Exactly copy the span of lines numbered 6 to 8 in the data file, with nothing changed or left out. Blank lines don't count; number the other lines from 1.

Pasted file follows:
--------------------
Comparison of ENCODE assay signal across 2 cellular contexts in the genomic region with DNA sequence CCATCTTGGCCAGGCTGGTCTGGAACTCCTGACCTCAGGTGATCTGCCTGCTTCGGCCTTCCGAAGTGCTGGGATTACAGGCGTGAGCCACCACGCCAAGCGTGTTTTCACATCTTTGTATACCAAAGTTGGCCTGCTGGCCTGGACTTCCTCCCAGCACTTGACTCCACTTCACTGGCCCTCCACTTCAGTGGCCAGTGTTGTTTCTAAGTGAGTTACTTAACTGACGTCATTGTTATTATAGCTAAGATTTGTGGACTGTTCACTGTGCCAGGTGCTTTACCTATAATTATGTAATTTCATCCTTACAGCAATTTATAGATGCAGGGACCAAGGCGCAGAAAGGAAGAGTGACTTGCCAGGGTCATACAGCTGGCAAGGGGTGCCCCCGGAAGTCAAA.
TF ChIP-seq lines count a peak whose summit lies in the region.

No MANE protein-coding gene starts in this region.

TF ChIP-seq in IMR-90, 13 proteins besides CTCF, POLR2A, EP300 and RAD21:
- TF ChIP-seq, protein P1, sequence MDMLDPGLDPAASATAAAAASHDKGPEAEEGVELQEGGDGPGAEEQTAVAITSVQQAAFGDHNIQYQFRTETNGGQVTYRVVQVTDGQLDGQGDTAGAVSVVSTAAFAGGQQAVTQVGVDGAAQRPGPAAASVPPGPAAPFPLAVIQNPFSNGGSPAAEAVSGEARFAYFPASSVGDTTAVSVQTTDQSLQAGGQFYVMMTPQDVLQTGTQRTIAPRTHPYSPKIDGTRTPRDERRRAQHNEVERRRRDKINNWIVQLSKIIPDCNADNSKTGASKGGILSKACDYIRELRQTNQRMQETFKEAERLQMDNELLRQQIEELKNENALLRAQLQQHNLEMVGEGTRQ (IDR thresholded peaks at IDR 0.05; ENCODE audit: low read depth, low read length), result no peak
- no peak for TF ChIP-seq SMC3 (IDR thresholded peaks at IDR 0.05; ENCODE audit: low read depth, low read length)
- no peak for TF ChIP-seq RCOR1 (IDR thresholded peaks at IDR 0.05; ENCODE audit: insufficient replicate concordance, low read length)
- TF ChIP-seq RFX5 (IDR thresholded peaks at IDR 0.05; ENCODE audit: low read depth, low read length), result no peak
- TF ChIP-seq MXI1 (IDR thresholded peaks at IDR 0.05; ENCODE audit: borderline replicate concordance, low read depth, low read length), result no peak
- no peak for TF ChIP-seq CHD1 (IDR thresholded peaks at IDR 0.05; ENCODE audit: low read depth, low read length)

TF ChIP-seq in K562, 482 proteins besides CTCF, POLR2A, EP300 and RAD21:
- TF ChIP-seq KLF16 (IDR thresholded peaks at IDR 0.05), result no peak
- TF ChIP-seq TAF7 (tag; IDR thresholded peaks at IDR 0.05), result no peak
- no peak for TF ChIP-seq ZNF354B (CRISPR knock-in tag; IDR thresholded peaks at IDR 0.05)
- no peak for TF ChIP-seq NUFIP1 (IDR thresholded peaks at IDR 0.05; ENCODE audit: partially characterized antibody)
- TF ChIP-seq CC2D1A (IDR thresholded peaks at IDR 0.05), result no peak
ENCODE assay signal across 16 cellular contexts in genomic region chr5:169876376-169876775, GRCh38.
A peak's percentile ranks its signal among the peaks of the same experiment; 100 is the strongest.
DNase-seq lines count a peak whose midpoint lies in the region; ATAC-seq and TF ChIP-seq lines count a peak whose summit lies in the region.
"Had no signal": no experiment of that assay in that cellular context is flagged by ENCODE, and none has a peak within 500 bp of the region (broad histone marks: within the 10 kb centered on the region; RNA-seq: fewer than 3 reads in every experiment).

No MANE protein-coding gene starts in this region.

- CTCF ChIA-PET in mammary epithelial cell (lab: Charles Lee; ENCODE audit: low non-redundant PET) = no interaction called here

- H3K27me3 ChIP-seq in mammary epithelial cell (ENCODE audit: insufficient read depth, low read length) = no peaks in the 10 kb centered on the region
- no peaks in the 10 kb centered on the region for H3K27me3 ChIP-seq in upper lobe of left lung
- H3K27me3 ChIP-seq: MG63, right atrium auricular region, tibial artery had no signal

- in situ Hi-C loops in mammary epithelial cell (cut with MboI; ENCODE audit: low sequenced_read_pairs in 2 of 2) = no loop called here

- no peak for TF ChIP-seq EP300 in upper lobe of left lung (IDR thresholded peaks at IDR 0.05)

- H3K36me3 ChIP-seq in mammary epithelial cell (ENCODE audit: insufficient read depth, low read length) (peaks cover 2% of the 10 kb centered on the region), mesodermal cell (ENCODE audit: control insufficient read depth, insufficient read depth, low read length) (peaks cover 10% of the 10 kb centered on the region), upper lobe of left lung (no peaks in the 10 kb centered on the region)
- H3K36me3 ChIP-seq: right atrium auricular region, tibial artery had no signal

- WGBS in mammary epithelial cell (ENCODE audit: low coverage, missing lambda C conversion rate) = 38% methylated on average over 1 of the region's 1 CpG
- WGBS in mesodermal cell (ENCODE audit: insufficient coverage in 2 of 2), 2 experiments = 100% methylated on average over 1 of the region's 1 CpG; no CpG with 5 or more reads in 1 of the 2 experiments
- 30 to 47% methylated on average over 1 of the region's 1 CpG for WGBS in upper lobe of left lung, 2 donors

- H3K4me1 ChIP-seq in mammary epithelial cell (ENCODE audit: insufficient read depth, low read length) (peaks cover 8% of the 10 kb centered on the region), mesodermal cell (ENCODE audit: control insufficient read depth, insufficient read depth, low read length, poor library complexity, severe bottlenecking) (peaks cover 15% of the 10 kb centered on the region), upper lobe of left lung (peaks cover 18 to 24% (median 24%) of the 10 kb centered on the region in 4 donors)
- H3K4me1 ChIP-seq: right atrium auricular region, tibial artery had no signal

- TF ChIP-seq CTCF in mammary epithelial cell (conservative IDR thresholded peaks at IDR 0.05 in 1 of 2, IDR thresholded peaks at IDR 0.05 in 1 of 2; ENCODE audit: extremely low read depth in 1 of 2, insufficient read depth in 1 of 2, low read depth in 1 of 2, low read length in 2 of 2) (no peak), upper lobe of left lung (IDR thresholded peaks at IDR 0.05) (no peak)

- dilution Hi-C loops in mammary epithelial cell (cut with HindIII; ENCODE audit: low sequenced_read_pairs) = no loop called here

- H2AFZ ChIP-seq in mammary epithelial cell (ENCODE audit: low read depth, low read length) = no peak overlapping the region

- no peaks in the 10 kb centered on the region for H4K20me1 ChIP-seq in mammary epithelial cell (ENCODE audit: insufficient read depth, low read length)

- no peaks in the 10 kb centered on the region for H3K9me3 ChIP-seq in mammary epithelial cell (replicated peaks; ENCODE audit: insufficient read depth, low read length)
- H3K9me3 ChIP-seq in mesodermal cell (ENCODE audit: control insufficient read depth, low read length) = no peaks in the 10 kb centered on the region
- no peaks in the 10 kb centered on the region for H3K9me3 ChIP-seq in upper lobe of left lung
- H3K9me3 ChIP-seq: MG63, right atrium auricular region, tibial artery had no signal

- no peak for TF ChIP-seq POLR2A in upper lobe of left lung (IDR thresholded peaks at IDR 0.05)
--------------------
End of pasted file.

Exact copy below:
- no peak for TF ChIP-seq SMC3 (IDR thresholded peaks at IDR 0.05; ENCODE audit: low read depth, low read length)
- no peak for TF ChIP-seq RCOR1 (IDR thresholded peaks at IDR 0.05; ENCODE audit: insufficient replicate concordance, low read length)
- TF ChIP-seq RFX5 (IDR thresholded peaks at IDR 0.05; ENCODE audit: low read depth, low read length), result no peak